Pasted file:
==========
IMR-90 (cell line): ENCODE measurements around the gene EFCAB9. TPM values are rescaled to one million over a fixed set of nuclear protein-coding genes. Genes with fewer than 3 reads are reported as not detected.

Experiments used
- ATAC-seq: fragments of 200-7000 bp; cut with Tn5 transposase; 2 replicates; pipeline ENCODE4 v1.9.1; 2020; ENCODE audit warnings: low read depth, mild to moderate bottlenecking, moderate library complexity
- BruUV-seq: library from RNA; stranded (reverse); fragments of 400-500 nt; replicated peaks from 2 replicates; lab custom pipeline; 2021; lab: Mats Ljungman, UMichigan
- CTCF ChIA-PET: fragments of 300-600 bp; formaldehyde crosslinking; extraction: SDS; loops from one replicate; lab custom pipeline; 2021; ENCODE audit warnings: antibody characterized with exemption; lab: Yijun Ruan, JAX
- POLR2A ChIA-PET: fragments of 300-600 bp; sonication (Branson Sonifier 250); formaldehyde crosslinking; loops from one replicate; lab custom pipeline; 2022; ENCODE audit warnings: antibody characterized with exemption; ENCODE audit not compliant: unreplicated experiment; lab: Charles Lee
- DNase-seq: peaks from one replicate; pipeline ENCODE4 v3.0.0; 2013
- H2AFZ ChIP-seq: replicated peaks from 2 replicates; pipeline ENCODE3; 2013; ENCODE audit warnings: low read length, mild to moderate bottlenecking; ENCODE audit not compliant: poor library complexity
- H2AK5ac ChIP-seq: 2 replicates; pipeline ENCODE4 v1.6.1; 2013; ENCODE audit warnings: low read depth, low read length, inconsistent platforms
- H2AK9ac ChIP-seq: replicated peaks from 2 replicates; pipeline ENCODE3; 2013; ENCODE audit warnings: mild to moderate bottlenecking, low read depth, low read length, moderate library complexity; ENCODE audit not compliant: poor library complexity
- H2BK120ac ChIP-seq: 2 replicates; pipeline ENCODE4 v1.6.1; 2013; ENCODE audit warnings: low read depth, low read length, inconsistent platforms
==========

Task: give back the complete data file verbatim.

IMR-90 (cell line): ENCODE measurements around the gene EFCAB9. TPM values are rescaled to one million over a fixed set of nuclear protein-coding genes. Genes with fewer than 3 reads are reported as not detected.

Experiments used
- ATAC-seq: fragments of 200-7000 bp; cut with Tn5 transposase; 2 replicates; pipeline ENCODE4 v1.9.1; 2020; ENCODE audit warnings: low read depth, mild to moderate bottlenecking, moderate library complexity
- BruUV-seq: library from RNA; stranded (reverse); fragments of 400-500 nt; replicated peaks from 2 replicates; lab custom pipeline; 2021; lab: Mats Ljungman, UMichigan
- CTCF ChIA-PET: fragments of 300-600 bp; formaldehyde crosslinking; extraction: SDS; loops from one replicate; lab custom pipeline; 2021; ENCODE audit warnings: antibody characterized with exemption; lab: Yijun Ruan, JAX
- POLR2A ChIA-PET: fragments of 300-600 bp; sonication (Branson Sonifier 250); formaldehyde crosslinking; loops from one replicate; lab custom pipeline; 2022; ENCODE audit warnings: antibody characterized with exemption; ENCODE audit not compliant: unreplicated experiment; lab: Charles Lee
- DNase-seq: peaks from one replicate; pipeline ENCODE4 v3.0.0; 2013
- H2AFZ ChIP-seq: replicated peaks from 2 replicates; pipeline ENCODE3; 2013; ENCODE audit warnings: low read length, mild to moderate bottlenecking; ENCODE audit not compliant: poor library complexity
- H2AK5ac ChIP-seq: 2 replicates; pipeline ENCODE4 v1.6.1; 2013; ENCODE audit warnings: low read depth, low read length, inconsistent platforms
- H2AK9ac ChIP-seq: replicated peaks from 2 replicates; pipeline ENCODE3; 2013; ENCODE audit warnings: mild to moderate bottlenecking, low read depth, low read length, moderate library complexity; ENCODE audit not compliant: poor library complexity
- H2BK120ac ChIP-seq: 2 replicates; pipeline ENCODE4 v1.6.1; 2013; ENCODE audit warnings: low read depth, low read length, inconsistent platforms